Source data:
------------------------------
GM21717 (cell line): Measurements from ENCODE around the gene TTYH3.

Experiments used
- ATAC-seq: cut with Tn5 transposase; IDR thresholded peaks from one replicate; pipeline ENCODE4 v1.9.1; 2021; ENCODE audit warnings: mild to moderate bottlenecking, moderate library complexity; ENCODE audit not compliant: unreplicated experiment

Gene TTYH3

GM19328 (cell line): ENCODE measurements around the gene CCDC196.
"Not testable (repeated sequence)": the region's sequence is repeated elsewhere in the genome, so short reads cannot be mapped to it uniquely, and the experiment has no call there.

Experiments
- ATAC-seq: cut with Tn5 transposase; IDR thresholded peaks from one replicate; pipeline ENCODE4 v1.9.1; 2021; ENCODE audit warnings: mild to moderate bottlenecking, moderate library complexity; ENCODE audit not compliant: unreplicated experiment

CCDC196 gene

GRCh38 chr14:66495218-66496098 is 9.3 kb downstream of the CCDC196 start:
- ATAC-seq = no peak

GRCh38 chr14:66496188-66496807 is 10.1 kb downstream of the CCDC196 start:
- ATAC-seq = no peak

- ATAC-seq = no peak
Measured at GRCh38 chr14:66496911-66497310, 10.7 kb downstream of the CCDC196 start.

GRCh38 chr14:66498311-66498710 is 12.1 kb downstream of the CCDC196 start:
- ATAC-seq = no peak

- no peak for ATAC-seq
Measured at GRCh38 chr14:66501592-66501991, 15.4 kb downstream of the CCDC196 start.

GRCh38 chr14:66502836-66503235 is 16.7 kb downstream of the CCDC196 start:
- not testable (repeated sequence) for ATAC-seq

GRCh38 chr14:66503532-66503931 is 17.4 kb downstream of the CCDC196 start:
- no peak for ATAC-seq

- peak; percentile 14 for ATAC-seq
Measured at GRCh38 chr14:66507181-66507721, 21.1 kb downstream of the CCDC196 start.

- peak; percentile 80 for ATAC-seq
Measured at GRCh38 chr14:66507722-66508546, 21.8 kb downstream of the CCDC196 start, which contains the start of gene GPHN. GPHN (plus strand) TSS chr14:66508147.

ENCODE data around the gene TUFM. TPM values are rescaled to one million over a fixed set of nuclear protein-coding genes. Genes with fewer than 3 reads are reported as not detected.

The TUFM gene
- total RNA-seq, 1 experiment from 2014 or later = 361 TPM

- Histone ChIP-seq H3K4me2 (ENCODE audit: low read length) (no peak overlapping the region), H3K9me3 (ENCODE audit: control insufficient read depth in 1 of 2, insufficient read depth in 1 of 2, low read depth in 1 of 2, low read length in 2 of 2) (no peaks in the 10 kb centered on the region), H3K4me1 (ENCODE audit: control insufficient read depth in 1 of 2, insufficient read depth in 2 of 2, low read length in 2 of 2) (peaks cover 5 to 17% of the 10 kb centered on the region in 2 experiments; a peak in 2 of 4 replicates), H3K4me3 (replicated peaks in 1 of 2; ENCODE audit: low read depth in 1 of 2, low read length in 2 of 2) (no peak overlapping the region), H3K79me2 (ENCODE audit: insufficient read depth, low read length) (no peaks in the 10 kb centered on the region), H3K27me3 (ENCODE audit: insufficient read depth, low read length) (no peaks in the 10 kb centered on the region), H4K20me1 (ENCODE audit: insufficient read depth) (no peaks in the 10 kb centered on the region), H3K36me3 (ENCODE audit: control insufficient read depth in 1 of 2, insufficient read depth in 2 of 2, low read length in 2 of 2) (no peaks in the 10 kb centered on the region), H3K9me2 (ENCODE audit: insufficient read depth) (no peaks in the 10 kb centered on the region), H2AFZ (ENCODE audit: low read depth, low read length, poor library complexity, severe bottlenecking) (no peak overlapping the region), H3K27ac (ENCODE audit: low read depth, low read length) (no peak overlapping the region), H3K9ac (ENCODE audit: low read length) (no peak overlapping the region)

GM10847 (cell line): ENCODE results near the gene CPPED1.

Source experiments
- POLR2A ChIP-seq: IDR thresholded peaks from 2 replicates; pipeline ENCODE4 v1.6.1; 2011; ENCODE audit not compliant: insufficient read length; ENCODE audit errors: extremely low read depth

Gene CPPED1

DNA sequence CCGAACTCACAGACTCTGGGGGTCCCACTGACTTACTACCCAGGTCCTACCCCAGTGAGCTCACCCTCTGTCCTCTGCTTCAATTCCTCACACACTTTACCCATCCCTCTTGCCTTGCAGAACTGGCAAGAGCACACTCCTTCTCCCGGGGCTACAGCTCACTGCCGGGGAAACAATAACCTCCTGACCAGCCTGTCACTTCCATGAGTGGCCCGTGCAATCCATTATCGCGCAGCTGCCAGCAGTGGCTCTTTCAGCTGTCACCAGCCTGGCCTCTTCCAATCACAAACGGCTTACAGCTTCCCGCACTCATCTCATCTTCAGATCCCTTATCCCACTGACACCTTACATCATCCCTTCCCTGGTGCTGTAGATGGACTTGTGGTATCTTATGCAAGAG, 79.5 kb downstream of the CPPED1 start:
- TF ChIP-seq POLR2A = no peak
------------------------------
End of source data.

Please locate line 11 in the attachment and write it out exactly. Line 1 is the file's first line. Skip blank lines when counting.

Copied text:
- ATAC-seq = no peak